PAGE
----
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Navigating the generational divide
With the start of 2020, there are now four generations in the labor pool: baby boomers; Generation Xers; millennials (those born between about 1980 and 2000); and Gen Z (the newest generation). Millennials currently are estimated to make up a whopping 50% of today's workforce. In fact, according to the magazine Inc., by 2025 millennials are forecast to comprise 75% of the global workforce.
Therefore it's vital that we understand how they tick, what motivates them, how to attract them, and how to keep them. Forbes reports that the research shows that millennials are searching for companies that match their values and beliefs. Like Generation Xers, they're looking for flexibility and work-life balance, and they leave companies when they're not appreciated and recognized or are poorly managed.
Right now, the more seasoned supply chain professionals may be saying to themselves, "Life's tough, get a helmet!" At the same time, I've been told that millennials feel like they have been unfairly branded as the "participation trophy generation," which suggests that they're entitled to recognition simply for showing up and are incapable of having a solid work ethic.
The truth is, to some degree, both sides are right. On one hand, there's nothing wrong with expecting more from your employer or manager. But on the other, there's no replacement for "real" experience; you can't expect the promotion without the exertion.
My advice to the young professionals? You might have to battle that "participation trophy" perception and create your own reality. It's up to you to navigate and manage your career. But we can't forget that senior supply chain leaders have an obligation to help develop this talent. Cultivating new talent involves providing and requiring individual development plans and planning for succession.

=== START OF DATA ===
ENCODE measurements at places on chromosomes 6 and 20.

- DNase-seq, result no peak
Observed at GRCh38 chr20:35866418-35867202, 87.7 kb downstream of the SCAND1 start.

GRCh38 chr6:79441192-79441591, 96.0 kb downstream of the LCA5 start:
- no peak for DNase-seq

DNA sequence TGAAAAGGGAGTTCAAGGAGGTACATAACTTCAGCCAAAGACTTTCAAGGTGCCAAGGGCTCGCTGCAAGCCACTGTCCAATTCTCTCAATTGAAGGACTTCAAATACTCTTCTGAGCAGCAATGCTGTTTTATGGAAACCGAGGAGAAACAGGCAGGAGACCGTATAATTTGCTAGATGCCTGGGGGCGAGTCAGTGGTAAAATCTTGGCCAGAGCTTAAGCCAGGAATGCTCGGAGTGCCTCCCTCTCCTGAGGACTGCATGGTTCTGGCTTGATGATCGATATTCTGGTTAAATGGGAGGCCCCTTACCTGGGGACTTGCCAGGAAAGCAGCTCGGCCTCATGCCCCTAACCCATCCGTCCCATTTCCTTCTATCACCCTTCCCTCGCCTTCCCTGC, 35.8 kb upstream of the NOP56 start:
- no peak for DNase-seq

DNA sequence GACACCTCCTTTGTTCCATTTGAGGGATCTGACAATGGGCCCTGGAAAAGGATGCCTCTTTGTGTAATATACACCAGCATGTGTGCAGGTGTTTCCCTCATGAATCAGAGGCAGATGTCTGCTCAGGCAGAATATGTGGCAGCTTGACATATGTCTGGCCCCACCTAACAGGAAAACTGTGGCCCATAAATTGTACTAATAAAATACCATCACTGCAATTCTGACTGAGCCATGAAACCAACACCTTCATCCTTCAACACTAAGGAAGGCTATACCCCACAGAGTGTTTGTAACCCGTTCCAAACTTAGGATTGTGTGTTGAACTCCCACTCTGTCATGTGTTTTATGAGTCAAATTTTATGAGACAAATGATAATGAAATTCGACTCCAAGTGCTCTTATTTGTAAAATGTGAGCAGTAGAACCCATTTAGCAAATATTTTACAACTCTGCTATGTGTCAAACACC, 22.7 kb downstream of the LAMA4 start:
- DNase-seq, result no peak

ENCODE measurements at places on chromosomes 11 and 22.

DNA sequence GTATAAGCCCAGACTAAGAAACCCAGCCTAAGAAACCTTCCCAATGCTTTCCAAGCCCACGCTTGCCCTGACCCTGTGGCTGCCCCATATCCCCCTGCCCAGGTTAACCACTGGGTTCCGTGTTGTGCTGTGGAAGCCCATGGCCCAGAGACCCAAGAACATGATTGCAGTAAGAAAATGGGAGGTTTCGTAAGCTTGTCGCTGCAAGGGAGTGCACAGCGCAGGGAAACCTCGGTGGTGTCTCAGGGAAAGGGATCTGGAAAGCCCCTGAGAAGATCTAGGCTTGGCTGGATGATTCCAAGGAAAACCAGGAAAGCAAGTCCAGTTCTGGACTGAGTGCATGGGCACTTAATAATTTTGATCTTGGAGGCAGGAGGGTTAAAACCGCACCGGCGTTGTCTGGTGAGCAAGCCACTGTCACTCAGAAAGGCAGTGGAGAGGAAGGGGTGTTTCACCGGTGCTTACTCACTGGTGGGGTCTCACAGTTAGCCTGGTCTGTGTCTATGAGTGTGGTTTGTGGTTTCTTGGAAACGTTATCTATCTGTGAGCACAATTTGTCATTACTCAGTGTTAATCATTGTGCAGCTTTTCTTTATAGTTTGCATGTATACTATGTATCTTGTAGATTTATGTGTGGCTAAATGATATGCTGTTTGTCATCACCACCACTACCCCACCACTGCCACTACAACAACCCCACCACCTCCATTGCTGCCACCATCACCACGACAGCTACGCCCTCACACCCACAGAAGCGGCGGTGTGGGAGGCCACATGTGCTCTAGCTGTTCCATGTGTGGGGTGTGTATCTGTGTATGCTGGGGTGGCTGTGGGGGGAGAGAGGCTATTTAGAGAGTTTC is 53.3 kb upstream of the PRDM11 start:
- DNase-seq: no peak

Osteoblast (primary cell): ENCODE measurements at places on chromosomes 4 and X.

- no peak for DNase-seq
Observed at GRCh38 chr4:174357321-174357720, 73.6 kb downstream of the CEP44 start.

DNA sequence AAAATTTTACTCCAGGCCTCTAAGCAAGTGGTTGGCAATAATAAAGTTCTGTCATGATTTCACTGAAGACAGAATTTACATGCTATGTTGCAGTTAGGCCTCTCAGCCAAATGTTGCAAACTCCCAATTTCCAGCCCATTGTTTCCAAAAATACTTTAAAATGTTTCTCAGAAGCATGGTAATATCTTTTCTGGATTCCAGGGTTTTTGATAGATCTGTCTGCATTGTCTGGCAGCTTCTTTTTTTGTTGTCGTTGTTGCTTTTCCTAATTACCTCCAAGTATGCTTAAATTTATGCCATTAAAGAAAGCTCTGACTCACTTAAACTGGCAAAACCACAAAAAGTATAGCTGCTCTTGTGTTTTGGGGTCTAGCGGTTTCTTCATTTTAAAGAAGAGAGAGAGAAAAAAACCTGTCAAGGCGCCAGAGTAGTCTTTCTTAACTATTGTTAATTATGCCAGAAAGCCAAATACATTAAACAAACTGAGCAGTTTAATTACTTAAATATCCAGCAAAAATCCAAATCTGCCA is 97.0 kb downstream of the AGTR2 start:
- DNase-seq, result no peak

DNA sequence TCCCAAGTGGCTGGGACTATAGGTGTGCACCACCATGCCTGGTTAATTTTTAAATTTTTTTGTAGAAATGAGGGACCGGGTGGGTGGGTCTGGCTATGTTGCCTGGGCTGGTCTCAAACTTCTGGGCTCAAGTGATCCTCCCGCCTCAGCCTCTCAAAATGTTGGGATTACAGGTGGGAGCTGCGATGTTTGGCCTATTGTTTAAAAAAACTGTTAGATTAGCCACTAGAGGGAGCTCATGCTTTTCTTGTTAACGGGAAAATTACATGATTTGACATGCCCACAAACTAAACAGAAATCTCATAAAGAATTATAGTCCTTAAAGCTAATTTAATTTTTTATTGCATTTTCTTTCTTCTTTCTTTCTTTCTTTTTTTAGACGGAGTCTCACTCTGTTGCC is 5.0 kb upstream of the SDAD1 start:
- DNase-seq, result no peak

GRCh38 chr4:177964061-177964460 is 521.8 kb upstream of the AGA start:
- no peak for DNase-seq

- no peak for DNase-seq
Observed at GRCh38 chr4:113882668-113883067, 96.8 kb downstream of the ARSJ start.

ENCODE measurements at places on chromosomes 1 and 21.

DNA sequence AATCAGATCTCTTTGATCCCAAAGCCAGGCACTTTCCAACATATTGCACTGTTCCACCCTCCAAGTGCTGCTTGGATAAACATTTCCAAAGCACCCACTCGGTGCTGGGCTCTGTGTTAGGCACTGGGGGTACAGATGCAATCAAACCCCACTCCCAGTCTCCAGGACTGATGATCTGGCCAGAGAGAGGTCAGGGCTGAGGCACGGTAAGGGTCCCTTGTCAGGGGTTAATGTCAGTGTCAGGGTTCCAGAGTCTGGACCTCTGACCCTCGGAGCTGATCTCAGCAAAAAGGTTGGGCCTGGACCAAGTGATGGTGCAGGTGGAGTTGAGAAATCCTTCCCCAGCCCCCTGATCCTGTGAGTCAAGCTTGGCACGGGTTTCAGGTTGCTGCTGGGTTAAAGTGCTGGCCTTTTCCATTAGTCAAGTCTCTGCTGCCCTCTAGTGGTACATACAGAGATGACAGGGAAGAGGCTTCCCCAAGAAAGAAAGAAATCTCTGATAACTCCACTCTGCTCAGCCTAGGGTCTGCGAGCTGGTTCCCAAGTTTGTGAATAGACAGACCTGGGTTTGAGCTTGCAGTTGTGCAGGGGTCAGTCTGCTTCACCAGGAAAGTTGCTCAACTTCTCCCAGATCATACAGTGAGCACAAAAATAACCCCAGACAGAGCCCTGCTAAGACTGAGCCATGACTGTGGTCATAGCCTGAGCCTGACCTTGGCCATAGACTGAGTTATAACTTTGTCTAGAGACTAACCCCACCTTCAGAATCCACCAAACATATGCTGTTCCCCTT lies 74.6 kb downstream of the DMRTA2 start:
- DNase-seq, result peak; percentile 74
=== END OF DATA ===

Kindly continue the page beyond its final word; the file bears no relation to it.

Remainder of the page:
We all have an obligation to grow supply chain talent, and it's the Council of Supply Chain Management Professional's (CSCMP) job to not only talk about it but also help our members navigate it. An association is designed to provide a sense of community and bring people with similar backgrounds, career experience, and goals together. In today's gig-economy, it's especially important for our younger members to get involved as CSCMP membership provides a central relationship that will serve professionals for the duration of their career, despite the multiple jobs they may end up holding on that journey.
CSCMP also offers many career development programs as benefits included in your CSCMP membership. For example, we offer the CSCMP Mentorship Program, which pairs an experienced mentor with a younger supply chain professional with the goal of creating personal and professional development for both individuals. We also have the CSCMP Career Center which provides supply chain specific job opportunities, resume review, and career counseling.
We need each other to be successful and I'm proud of the role CSCMP plays in developing and supporting supply chain talent—you, in whatever career stage you're in. Thank you for giving us that opportunity.
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